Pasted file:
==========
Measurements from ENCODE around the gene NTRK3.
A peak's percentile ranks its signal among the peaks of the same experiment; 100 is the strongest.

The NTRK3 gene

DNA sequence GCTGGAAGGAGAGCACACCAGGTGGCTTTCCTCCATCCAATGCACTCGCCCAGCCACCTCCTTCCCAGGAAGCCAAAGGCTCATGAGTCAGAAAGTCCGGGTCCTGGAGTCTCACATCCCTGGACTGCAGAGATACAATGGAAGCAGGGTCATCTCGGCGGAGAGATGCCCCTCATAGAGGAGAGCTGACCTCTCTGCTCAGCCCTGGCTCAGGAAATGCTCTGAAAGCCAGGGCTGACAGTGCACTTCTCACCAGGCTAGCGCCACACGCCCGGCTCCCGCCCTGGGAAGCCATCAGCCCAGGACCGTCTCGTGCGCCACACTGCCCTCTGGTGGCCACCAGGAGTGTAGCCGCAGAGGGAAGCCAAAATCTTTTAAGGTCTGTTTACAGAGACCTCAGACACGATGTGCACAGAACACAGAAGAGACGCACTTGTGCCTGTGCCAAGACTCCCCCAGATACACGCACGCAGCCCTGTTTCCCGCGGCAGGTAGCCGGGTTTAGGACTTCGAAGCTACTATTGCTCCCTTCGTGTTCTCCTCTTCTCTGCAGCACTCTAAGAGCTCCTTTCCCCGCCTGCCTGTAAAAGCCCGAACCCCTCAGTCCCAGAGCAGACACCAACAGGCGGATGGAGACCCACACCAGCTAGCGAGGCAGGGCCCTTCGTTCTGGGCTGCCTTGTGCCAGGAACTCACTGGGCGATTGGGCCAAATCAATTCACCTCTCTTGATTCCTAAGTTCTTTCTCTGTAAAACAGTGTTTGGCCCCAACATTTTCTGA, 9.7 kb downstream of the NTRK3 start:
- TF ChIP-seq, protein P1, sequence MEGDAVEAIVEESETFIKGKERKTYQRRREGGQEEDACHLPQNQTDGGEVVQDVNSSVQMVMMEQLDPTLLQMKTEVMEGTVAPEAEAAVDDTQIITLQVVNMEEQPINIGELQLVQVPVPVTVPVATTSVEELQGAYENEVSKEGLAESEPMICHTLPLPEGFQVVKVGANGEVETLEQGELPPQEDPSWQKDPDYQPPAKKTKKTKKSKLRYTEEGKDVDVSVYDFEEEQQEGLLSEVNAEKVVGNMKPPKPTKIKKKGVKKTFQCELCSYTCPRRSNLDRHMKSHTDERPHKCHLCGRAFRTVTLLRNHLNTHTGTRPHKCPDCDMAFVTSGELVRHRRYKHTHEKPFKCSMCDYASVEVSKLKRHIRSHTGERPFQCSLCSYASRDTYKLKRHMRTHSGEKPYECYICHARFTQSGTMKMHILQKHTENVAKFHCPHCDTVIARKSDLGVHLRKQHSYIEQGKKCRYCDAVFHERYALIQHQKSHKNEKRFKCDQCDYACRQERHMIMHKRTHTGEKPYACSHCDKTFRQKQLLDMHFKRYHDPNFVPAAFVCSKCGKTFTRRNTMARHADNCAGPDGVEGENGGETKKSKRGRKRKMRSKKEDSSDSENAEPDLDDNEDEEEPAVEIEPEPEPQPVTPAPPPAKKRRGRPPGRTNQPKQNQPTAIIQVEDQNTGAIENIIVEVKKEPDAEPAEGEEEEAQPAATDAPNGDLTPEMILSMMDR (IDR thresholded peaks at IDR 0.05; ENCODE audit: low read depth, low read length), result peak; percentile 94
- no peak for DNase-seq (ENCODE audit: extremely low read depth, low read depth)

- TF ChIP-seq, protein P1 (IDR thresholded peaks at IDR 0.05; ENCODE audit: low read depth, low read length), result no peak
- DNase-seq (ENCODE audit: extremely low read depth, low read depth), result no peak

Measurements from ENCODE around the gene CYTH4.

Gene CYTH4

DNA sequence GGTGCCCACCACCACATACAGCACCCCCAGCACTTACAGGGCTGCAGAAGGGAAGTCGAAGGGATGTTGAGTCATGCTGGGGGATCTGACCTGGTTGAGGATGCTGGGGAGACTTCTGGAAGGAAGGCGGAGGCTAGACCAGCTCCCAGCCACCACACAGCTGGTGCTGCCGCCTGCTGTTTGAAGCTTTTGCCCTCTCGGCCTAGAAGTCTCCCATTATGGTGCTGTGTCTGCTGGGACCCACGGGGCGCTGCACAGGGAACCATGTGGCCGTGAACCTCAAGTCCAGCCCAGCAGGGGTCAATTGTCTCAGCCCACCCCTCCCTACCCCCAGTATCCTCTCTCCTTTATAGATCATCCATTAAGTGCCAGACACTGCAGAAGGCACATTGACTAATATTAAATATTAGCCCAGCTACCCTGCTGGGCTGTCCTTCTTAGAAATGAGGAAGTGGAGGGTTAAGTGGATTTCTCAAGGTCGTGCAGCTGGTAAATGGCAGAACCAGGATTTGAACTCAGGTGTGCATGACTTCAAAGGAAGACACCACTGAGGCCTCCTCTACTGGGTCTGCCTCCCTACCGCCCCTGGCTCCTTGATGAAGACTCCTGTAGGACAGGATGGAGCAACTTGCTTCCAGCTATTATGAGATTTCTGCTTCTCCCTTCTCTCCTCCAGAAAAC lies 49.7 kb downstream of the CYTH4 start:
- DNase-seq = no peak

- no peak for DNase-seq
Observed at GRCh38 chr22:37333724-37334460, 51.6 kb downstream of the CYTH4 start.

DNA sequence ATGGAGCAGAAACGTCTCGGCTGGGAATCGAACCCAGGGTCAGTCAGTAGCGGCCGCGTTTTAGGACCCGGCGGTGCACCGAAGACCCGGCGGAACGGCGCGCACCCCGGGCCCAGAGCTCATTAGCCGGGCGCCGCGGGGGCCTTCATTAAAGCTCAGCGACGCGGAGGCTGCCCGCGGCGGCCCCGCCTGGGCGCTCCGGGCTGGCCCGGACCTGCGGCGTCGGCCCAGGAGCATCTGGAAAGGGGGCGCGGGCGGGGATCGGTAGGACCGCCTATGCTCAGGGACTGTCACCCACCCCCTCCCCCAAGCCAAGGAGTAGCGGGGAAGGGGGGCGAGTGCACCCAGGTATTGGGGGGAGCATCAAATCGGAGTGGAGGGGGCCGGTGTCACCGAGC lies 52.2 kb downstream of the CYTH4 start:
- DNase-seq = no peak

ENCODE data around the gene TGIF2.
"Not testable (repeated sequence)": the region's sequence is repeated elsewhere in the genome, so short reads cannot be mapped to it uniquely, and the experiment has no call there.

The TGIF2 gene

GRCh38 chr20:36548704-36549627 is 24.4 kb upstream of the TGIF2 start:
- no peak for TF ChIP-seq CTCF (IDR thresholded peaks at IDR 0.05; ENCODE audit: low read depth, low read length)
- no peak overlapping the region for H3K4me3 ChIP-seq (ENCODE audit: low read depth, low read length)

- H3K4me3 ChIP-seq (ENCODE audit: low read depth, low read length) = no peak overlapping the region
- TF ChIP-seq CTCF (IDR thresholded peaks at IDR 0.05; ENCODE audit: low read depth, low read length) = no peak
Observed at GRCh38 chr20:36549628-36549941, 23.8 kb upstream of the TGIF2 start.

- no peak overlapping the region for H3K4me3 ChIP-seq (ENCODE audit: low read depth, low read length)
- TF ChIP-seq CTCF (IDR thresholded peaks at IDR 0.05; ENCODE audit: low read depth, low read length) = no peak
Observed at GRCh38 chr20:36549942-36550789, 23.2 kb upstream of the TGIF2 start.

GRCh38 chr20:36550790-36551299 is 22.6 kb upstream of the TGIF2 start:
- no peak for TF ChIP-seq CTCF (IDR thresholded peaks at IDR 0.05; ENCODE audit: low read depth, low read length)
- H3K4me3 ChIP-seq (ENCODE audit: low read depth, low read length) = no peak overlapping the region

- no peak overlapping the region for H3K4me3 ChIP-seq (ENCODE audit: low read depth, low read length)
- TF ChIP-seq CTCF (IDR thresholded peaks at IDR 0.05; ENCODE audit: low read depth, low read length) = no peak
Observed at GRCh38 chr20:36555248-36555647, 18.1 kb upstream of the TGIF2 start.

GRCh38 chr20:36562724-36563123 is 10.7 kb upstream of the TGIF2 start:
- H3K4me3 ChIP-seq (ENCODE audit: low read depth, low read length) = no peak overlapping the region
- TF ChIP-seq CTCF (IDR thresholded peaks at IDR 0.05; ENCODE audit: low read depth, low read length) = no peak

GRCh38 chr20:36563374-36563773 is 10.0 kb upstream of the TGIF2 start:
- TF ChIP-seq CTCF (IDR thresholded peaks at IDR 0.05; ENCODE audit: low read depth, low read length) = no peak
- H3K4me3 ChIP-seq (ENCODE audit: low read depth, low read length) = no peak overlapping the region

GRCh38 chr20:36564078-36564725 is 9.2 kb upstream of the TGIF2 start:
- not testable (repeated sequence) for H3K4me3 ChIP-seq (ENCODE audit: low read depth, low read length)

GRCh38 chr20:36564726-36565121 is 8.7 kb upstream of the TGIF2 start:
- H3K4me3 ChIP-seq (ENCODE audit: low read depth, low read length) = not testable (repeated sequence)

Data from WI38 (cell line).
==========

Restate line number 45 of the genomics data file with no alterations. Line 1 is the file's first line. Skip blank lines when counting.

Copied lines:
Data from WI38 (cell line).